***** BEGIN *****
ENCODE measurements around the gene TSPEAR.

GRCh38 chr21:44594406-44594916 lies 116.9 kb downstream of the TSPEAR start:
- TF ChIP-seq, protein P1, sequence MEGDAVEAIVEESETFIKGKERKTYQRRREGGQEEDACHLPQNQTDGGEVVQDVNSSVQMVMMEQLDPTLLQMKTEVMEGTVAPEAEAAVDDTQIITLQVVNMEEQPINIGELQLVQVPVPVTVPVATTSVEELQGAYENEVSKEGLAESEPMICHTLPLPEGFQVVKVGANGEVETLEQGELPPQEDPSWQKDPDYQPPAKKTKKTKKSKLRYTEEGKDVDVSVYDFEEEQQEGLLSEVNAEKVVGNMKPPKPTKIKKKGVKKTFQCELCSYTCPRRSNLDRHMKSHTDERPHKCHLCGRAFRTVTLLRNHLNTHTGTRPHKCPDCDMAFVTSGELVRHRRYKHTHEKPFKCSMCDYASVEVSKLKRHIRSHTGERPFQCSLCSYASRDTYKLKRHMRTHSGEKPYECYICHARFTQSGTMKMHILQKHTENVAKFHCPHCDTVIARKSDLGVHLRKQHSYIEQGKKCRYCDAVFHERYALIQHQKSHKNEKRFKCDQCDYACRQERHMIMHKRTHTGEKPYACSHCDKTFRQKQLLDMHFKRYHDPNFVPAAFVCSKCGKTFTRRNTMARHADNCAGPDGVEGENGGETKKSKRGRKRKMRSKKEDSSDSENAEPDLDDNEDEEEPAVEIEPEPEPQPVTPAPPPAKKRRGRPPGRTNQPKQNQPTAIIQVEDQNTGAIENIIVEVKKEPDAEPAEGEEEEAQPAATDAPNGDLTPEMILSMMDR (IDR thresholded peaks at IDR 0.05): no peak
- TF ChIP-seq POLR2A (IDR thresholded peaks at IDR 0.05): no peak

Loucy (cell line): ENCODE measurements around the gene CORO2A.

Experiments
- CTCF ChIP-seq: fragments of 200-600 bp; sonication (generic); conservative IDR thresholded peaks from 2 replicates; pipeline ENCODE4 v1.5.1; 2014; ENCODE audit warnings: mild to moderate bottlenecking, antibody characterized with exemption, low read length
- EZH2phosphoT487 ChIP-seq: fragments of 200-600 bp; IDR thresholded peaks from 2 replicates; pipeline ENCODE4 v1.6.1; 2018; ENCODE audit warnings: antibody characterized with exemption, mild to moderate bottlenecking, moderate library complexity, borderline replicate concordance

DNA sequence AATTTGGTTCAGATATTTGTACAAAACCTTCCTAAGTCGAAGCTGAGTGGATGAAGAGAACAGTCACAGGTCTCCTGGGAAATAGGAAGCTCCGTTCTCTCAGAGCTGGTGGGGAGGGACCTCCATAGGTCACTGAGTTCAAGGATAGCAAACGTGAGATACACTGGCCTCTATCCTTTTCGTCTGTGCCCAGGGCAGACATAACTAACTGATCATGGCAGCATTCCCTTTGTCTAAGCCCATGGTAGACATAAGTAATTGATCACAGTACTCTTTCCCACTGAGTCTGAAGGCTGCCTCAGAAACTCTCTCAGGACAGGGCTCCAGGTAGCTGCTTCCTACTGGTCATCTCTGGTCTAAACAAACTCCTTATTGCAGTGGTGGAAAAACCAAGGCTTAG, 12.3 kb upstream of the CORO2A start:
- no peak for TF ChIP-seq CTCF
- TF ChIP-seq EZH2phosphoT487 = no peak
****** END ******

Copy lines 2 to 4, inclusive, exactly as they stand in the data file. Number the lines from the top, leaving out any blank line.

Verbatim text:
GRCh38 chr21:44594406-44594916 lies 116.9 kb downstream of the TSPEAR start:
- TF ChIP-seq, protein P1, sequence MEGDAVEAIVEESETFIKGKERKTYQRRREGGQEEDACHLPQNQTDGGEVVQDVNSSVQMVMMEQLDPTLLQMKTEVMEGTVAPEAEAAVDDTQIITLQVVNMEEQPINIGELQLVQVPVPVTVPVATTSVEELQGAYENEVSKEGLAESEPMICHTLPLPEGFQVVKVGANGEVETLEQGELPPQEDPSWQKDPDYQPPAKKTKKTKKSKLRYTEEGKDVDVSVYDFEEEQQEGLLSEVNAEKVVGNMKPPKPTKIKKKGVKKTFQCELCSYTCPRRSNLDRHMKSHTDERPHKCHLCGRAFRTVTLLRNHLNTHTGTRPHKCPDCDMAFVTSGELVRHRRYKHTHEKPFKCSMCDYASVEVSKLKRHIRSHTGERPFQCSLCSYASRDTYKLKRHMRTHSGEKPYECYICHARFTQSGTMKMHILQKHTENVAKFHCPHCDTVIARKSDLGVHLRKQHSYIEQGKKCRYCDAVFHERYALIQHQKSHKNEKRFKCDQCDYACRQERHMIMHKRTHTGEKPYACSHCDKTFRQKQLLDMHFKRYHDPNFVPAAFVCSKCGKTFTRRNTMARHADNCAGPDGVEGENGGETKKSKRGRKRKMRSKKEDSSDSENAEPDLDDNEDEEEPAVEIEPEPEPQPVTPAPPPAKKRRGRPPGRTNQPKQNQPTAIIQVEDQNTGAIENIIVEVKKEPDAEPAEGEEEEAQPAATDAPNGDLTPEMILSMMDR (IDR thresholded peaks at IDR 0.05): no peak
- TF ChIP-seq POLR2A (IDR thresholded peaks at IDR 0.05): no peak